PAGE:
Another popular platform, and possibly as well-known as Kickstarter is Indiegogo. IGG, as many refer to it, offers flexible funding options and has a large community of backers. Fans and friends can do searches on Indiegogo to find a variety of different types of projects — any of these projects are not related to publishing or comic books.



Adding this listing might seem obvious, since Kickstarter is arguably the most popular crowdfunding platform out there at this time. A ton of creators turn to Kickstarter for their crowdfunding needs, and it is likely because the platform is the “Netflix” of crowdfunding sites, according to the great Pat Shand. In a nutshell, Kickstarter allows creators to set funding goals and offer rewards to backers in exchange for their support. Like other platforms (Indiegogo), Kickstarter has a wide variety of projects that people can get behind, many if not most of them have nothing to do with comic books. However, Kickstarter realizes that comics are a growing part of their business, and they have a “Comics Outreach Lead” position within the company.



Many creators use the Patreon as sort of a side-hustle, rather than as a traditional crowdfunding platform. You might see creators leave a Patreon link in their Twitter/X profile, asking for contributions toward their creative works. Patreon allows those creators to receive ongoing support from fans in exchange for exclusive content and rewards. While it might not fund a specific project, it can help a creator stay “in the black” between big pushes.


The Spaceman Project

Another alternative crowdfunding site for comic book creators is the Spaceman Project. All can agree that this company has the coolest name of the bunch! The Spaceman Project appears to be geared for supporting European-based Spanish-speaking creators and their books. The website states that they’ve combined crowdfunding with publishing, to “give the artists a more modern approach to be able to create they books.”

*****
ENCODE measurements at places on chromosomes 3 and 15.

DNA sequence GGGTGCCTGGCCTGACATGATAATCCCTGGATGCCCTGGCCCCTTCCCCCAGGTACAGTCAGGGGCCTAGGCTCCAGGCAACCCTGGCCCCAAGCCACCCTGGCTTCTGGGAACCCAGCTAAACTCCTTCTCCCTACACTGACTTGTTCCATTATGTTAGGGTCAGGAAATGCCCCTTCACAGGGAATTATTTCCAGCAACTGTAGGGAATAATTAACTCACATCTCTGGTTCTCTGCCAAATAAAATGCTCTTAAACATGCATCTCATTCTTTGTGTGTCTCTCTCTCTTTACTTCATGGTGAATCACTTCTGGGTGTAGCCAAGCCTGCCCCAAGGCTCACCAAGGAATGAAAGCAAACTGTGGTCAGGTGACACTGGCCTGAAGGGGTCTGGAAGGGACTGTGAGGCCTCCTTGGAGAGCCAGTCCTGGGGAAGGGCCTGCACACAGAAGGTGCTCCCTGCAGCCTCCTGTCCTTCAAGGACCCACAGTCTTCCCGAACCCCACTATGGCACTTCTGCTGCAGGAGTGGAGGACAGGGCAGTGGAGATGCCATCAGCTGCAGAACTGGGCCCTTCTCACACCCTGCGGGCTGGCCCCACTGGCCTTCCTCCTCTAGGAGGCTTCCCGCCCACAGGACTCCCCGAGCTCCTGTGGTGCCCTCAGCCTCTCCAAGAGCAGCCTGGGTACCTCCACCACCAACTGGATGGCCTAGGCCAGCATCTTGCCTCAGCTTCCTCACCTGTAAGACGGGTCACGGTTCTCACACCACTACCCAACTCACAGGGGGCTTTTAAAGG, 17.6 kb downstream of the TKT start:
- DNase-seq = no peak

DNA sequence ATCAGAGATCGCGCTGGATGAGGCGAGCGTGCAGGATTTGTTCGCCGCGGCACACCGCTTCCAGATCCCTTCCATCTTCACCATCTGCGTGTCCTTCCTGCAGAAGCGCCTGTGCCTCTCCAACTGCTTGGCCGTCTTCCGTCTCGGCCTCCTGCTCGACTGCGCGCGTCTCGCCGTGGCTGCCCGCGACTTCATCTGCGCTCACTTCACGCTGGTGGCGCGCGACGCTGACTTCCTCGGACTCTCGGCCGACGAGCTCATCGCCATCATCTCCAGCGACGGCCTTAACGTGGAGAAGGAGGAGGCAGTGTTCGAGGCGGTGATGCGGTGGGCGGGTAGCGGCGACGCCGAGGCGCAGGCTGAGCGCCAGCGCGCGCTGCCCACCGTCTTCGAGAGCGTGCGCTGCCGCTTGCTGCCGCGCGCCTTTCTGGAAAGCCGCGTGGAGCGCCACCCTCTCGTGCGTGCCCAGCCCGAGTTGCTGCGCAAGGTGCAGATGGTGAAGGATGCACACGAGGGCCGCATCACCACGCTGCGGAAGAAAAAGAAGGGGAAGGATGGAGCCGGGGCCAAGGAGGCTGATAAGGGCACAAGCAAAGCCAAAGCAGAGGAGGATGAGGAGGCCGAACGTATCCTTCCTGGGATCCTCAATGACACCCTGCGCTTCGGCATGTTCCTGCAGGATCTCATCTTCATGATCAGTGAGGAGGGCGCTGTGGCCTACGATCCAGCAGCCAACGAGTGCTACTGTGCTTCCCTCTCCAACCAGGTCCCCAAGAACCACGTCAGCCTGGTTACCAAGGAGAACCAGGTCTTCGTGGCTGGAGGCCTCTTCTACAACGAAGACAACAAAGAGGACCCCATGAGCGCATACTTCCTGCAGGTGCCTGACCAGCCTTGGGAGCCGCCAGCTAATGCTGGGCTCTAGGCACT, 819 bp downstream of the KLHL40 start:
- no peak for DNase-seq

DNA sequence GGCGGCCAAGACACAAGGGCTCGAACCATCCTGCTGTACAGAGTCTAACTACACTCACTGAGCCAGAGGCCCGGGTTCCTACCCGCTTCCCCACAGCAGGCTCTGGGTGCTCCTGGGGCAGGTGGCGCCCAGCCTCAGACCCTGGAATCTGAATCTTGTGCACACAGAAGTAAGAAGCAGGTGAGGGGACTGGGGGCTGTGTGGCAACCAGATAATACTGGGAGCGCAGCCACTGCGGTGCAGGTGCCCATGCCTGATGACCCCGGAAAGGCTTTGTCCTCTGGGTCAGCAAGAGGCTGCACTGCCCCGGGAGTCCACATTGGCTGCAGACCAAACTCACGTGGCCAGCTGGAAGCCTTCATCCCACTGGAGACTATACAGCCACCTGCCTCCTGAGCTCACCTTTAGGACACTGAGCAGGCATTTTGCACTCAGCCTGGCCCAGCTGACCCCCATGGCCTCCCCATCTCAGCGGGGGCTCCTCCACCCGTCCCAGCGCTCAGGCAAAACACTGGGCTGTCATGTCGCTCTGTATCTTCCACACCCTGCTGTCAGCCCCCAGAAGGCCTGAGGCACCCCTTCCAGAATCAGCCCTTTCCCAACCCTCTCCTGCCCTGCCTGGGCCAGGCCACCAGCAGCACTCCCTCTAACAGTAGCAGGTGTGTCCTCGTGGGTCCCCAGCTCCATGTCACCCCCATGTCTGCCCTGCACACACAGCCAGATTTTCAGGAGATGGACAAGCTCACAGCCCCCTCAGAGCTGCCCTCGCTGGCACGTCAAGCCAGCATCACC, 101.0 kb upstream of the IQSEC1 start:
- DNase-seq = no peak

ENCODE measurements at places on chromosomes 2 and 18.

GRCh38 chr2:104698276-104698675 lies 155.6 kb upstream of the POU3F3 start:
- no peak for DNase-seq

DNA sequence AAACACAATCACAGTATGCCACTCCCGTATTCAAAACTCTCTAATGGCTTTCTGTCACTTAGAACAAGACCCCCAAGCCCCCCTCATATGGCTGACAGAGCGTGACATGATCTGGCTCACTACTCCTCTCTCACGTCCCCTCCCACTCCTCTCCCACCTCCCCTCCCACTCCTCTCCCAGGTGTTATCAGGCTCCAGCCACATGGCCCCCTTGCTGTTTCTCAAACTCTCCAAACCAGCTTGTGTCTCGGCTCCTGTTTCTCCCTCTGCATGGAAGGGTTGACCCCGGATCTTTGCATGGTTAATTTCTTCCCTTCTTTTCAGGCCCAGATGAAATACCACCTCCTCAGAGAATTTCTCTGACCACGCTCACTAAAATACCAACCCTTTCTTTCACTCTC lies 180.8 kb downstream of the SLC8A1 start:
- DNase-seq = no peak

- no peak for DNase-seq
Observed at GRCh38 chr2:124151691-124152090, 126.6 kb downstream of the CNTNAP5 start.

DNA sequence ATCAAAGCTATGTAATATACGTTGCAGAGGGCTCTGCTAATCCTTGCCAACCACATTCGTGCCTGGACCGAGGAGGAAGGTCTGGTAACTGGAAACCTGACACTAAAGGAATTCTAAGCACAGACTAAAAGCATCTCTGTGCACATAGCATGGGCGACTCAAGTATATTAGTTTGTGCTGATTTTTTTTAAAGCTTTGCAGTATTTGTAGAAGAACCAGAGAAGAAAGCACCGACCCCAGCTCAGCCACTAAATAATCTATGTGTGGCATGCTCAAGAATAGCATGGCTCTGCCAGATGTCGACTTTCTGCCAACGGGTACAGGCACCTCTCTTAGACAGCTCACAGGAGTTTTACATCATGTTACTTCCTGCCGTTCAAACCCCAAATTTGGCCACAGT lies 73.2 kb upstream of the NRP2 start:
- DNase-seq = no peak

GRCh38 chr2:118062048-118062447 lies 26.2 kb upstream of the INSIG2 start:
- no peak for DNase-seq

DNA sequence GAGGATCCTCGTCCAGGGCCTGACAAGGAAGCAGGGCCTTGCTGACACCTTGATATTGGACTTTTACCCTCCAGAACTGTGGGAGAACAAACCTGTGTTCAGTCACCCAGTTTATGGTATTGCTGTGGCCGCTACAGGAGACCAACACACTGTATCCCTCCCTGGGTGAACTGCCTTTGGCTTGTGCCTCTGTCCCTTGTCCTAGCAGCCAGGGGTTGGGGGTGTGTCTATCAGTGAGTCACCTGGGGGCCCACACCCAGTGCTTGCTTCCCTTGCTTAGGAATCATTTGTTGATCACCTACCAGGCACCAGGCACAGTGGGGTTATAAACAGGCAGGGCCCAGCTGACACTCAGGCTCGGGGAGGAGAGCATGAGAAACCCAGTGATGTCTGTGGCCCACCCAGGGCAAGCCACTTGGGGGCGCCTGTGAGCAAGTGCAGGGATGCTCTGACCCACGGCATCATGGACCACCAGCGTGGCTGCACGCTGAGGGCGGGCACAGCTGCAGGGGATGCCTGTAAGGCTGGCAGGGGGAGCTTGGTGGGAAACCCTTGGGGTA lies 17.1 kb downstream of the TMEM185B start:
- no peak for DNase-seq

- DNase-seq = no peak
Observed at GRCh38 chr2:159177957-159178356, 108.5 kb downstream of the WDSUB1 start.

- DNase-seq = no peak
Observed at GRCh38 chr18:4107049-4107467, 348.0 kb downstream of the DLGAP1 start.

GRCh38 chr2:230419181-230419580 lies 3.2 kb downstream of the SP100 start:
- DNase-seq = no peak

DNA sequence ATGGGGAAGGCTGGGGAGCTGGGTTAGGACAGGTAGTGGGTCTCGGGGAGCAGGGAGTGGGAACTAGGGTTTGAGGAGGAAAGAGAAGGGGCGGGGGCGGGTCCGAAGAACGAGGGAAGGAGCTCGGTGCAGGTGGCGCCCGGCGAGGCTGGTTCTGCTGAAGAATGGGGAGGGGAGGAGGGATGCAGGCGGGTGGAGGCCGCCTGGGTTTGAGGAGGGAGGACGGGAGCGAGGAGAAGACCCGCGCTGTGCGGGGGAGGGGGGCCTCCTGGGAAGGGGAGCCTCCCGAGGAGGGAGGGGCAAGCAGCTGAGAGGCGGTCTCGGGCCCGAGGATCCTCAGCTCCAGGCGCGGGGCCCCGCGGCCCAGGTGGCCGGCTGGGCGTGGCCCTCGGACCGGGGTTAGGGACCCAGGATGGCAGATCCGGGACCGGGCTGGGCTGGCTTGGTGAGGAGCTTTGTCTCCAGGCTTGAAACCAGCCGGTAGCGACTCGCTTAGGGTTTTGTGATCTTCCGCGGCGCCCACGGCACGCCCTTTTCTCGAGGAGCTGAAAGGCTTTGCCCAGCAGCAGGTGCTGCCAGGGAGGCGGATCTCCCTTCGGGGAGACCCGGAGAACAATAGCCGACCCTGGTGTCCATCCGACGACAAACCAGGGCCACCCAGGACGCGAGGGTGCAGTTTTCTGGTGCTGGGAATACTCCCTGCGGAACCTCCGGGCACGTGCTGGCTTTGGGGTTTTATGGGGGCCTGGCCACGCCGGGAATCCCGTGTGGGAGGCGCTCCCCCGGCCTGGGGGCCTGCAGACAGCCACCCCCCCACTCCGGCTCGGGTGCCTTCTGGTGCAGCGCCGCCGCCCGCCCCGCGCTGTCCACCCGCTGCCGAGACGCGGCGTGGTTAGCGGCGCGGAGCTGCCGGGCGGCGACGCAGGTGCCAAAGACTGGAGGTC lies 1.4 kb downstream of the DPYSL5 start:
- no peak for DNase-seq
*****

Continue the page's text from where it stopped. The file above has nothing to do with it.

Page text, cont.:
A relatively newer name to the crowdfunding world is Zoop. This firm says that they all for creators to “customize [the] fan experience” of crowdfunding. They say that Zoop is “a user-friendly platform that redefines crowdfunding for comic book readers, creators and publishers.” Zoop is one of a few platforms that was created just to serve creators of comic books and related projects, rather than anything under the sun (like Kickstarter and Indegogo). Jordan Plosky is the Co-Founder & CEO of Zoop, and (at this writing) is looking for funding themselves in order to grow.

PLEASE NOTE: This list does not constitute any endorsement of products or services. This list is presented for informational purposes, and there is no guarantee or recommendation stated or implied.


Please do remember to thoroughly research each of these platforms to understand their fee structures, terms of service, and audience demographics to determine which one aligns best with your project and goals. 


As this list is constantly evolving, and if we’ve left anyone off, please e-mail us.